For more on the cognitive effects of “mild” COVID, read Should We Be Concerned about the Effects of COVID on Cognitive Processing and Executive Functioning Concerning Classroom Learning Losses?
Masks Help Protect You From COVID
As Joseph Allen, a COVID and ventilation expert from Harvard explained:
“…universal masking is still safest… [but] If you are vaccinated, boosted, and wearing a well-fitted N95 or similar indoors … regardless of what everyone else is doing… your risk is extremely low…. An N95 mask filters about 95 percent of airborne particles.”
But Allen goes on to explain that your mask must fit properly. Your mask must cover both your nose and your mouth with a tight seal—no gaps.
“…two surgical masks—one on me, one on you—filter only about 91 percent, [but because] most people’s masks aren’t perfectly sealed onto their faces, studies show that N95s reduce the wearer’s uptake of coronavirus particles by 57 to 86 percent. And that’s on top of the protection that vaccines and boosters already offer.”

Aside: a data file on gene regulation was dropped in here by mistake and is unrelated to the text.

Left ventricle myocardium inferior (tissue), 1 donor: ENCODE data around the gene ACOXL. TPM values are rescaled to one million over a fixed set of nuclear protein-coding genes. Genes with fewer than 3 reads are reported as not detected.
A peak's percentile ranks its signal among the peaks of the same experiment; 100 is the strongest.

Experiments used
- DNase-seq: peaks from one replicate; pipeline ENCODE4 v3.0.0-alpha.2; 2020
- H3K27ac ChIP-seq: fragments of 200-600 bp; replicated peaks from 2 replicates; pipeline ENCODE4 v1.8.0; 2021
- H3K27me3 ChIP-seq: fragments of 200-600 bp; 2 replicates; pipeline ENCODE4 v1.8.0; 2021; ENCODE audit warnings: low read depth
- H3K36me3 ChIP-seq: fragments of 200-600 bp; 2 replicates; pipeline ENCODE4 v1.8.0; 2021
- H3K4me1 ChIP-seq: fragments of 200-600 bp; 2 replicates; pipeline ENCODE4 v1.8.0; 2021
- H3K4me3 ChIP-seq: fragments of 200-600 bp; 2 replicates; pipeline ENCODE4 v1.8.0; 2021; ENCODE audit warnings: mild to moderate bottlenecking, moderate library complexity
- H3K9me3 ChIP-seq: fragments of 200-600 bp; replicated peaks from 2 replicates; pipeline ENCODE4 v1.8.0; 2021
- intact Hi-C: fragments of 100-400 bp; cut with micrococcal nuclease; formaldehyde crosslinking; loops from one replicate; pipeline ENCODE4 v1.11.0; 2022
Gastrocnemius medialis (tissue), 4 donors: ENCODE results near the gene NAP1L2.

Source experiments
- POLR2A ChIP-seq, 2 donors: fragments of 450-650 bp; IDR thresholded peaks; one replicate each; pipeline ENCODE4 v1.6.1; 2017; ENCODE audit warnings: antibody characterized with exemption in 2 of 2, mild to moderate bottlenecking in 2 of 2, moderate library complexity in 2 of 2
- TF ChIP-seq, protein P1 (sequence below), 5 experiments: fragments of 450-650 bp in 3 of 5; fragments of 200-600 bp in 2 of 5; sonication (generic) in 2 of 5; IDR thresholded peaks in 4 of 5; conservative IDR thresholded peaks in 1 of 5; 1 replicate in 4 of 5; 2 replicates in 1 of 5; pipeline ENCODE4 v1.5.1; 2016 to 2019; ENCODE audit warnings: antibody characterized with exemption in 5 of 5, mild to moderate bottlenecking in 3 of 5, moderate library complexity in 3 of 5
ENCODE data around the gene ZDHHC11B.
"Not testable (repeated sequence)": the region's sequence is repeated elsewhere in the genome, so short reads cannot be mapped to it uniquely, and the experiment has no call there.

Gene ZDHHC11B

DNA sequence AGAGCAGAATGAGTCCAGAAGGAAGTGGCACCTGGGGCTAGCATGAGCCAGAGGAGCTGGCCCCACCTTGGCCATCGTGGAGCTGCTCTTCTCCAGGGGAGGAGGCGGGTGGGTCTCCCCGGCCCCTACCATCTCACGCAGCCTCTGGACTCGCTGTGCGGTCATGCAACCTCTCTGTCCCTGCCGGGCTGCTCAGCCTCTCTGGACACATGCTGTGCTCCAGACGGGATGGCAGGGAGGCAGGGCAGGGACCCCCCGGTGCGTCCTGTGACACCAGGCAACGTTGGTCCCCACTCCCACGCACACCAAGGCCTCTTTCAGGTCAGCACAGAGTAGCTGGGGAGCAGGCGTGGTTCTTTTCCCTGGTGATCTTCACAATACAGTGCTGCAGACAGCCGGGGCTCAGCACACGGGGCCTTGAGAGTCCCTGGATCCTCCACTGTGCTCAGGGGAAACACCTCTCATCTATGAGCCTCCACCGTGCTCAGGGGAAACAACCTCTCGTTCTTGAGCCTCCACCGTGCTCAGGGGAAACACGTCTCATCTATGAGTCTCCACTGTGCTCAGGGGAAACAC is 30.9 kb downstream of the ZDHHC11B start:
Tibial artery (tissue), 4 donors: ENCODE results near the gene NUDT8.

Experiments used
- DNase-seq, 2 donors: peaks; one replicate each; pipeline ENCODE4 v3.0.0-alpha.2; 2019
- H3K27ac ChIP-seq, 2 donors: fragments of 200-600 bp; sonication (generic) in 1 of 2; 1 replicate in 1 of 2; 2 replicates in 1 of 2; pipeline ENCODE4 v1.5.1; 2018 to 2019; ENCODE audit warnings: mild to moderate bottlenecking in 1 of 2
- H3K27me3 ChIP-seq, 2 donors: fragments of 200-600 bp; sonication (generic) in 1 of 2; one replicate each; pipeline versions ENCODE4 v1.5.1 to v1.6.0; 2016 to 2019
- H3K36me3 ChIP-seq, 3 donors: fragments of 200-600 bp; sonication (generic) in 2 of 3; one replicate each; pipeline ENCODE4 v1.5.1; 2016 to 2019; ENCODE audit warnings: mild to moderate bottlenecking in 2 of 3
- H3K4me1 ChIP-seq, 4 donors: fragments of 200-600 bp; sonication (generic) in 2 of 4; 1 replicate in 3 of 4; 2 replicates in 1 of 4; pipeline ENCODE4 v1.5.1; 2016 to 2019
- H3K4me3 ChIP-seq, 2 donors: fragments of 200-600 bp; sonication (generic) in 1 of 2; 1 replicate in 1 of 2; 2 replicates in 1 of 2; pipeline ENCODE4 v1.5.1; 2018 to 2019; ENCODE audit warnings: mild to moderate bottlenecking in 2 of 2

So, yes, wearing a mask makes a big difference. The kind of mask you wear determines your level of protection. Wear a N95, KN95 or KF94.
Also, the way you wear your mask makes a big difference. Pulling your mask down underneath your nose because you are afraid that you won’t be able to breathe does not protect you from COVID. It leaves you and everyone around you wide open to exposure.
Wearing a mask loosely looped over your ears but not fitting tightly to your face is also not effective. Don’t worry. You’ll be able to breathe, even with a tight-fitting N-95 mask. Surgeons wear masks all day long and breathe just fine. When you go to ER, the personnel are going to be wearing masks and have been wearing masks all day, even during long shifts. Workers who paint cars in factories, wear masks all day long while they work—even before COVID. Some woodworkers, especially sanders, wear masks to protect their lungs. Wearing a mask is not harmful or hard to do.
It's easy to wear a mask, and who knows, it may save your life. Are you planning to wear a mask today when you leave the house?
Be smart. Wear a mask. The life you save may be your own.
Photo: Elaine Clanton Harpine